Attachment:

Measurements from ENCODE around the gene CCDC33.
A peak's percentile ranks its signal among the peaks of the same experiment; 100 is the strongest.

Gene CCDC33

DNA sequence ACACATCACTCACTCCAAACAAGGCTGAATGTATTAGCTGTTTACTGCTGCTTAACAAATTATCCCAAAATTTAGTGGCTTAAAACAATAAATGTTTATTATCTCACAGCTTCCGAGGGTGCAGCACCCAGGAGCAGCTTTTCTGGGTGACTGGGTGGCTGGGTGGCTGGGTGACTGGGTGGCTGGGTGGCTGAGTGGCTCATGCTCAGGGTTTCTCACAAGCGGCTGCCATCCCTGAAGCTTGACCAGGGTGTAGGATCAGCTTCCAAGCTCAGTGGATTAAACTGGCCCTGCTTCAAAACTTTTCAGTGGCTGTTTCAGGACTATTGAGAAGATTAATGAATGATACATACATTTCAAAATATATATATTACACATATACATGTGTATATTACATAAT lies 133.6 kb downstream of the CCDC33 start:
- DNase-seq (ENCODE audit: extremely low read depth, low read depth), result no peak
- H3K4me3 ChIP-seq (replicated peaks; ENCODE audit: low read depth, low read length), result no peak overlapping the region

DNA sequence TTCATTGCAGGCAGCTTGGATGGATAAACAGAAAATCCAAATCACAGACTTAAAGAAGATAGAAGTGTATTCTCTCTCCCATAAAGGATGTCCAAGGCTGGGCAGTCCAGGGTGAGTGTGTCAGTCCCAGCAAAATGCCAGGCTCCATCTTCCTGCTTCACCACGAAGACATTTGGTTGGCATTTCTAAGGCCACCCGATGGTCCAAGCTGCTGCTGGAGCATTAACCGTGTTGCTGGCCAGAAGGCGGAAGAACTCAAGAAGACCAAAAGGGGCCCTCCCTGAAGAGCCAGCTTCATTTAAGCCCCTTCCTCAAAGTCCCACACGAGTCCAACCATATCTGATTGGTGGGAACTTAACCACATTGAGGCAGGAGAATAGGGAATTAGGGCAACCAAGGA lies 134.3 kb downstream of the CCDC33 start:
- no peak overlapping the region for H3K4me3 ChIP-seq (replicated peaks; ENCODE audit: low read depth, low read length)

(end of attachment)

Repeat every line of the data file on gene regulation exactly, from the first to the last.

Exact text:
Measurements from ENCODE around the gene CCDC33.
A peak's percentile ranks its signal among the peaks of the same experiment; 100 is the strongest.

Gene CCDC33

DNA sequence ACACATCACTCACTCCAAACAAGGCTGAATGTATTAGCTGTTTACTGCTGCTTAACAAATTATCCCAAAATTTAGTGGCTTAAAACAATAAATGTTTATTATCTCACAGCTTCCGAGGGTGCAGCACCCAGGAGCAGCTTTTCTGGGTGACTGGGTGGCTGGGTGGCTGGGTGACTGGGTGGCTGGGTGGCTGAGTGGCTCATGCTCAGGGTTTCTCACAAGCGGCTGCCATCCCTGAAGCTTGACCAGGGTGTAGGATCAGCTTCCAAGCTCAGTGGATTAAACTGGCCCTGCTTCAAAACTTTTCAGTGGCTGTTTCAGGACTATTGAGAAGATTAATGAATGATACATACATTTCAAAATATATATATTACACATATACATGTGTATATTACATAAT lies 133.6 kb downstream of the CCDC33 start:
- DNase-seq (ENCODE audit: extremely low read depth, low read depth), result no peak
- H3K4me3 ChIP-seq (replicated peaks; ENCODE audit: low read depth, low read length), result no peak overlapping the region

DNA sequence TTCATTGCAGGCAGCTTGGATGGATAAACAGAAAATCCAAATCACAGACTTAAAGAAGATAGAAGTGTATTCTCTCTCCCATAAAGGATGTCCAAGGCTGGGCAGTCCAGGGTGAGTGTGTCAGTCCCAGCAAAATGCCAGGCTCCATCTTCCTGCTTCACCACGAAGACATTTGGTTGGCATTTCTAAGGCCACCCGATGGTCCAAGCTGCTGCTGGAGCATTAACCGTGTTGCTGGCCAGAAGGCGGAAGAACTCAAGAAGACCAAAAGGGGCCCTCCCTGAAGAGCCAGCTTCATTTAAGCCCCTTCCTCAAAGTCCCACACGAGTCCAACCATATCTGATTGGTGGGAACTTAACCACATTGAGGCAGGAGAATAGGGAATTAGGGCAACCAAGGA lies 134.3 kb downstream of the CCDC33 start:
- no peak overlapping the region for H3K4me3 ChIP-seq (replicated peaks; ENCODE audit: low read depth, low read length)